The social and economic losses are greatest when women are denied access to basic education and health care. Data from around the world show that private returns to investments in education are the same for women as for men and may even be marginally higher (Psacharopoulos 1994). More importantly, social returns (that is, total benefits to society) to investments in women's education and health are significantly greater than for similar investments in men, largely because of the strong correlation between women's education, health, nutritional status, and fertility levels and the education, health, and productivity of future generations. These correlations are even stronger when women have control over the way resources are allocated within the household.


Wage differentials between women and men in the market are closely linked to educational levels and work experience. Since, on average, women earn 30-40 percent less than men, it is not surprising that fewer women than men participate in the labor force. This wage disparity, reinforced by discriminatory institutional norms, in turn influences the intrahousehold division of resources. A vicious circle ensues as households invest less in daughters than in sons in the belief that investment in girls yields fewer benefits. As a result, many women are unable to work outside the household because they lack the education or experience that men have.


The decision not to participate in the labor force does not necessarily reflect a woman's own choice, nor does it always correspond to the optimum use of household resources. Furthermore, the market wage does not take into account the social benefits of educating and hiring women. Discrimination in households and in the market carries not only private costs for individuals and households but social costs for society as well.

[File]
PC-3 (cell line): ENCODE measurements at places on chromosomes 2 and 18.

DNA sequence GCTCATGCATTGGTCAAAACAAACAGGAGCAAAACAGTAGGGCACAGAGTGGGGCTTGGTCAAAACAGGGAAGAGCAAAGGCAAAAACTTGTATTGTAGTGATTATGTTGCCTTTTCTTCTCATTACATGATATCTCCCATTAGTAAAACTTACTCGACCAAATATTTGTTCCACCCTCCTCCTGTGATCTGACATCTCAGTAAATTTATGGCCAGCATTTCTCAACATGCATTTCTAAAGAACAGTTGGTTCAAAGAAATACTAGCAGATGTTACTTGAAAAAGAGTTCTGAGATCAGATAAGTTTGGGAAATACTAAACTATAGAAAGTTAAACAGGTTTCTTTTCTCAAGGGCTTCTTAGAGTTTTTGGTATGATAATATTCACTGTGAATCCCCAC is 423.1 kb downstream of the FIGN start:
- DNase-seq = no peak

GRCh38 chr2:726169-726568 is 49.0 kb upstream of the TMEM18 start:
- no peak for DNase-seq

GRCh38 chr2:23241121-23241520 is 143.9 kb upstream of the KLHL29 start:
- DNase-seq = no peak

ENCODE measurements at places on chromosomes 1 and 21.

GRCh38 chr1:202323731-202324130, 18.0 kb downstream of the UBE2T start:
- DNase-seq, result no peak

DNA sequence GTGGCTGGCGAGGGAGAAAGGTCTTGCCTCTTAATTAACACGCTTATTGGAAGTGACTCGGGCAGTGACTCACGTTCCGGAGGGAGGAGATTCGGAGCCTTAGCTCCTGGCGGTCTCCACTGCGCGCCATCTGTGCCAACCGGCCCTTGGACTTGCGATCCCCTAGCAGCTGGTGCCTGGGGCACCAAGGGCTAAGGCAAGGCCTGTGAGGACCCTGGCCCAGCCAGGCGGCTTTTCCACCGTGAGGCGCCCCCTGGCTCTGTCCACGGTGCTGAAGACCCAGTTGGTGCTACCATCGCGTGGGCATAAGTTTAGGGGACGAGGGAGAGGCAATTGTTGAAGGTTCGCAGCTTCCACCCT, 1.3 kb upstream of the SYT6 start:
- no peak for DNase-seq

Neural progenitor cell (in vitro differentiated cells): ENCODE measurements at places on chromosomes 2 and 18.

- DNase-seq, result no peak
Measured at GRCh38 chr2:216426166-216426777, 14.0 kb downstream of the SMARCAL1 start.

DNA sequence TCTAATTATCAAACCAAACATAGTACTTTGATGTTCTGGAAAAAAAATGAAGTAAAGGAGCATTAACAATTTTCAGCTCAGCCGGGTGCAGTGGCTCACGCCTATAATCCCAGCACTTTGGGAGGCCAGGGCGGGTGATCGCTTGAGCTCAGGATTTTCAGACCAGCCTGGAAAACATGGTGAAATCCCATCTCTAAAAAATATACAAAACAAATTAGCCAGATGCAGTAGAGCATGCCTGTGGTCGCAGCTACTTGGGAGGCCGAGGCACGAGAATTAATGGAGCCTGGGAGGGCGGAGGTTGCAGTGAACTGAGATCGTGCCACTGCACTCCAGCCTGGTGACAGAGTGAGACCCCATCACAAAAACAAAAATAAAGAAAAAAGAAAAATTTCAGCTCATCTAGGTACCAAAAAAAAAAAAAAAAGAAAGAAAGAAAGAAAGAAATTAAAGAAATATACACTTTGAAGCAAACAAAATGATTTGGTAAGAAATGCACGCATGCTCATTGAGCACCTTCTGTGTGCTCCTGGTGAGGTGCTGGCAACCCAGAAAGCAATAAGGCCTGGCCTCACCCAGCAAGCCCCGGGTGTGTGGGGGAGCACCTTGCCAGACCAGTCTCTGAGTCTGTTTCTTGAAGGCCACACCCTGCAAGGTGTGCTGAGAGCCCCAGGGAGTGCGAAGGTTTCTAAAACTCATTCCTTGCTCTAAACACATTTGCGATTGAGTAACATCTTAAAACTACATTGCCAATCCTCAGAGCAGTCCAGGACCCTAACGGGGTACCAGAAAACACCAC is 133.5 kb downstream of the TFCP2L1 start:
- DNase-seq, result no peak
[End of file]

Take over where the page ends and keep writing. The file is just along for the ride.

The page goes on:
Public policies for reducing gender inequalities are therefore essential for counteracting market failure and improving the well-being of all members of society. Investing in women's education and health expands their choices in labor markets and other income-generating activities and increases the rate of return on a household's most valuable asset -- its labor.


The decision to allocate women's time to the type of nonwage work women typically carry out within the household, such as child care, food preparation, and, in low-income countries especially, subsistence farming and the collection of fuelwood and water, has less to do with economics than with social conventions and norms. These norms can have a strong influence on the household division of labor, even in industrial economies, where women's levels of human capital are equal to -- and sometimes higher than -- those of most men.


 The economy pays for this inequality in reduced labor productivity today and diminished national output tomorrow.


Whether this division of labor is appropriate is, essentially, for society to decide. However, there is no doubt that women's entry into the labor market and other spheres of the economy is directly affected by the extensive amounts of time they traditionally devote to household maintenance and family care. Most men do not make similar allocations of time in the home. Such inequality constrains women's employment choices and can limit girls' enrollment in schools. The economy pays for this inequality in reduced labor productivity today and diminished national output tomorrow. Public policy can address inequalities in the household division of labor by supporting initiatives that reduce the amount of time women spend doing unpaid work. Examples of such interventions include improved water and sanitation services, rural electrification, and better transport infrastructure.


Constraints on female employment opportunities arising from the household division of labor are compounded by institutional norms operating within the labor market. Although overt wage discrimination is illegal in many countries, employers frequently segregate jobs or offer less training to women workers. Employers often perceive the returns to investing in women workers as lower than those for men, mainly because of women's primary role in childrearing.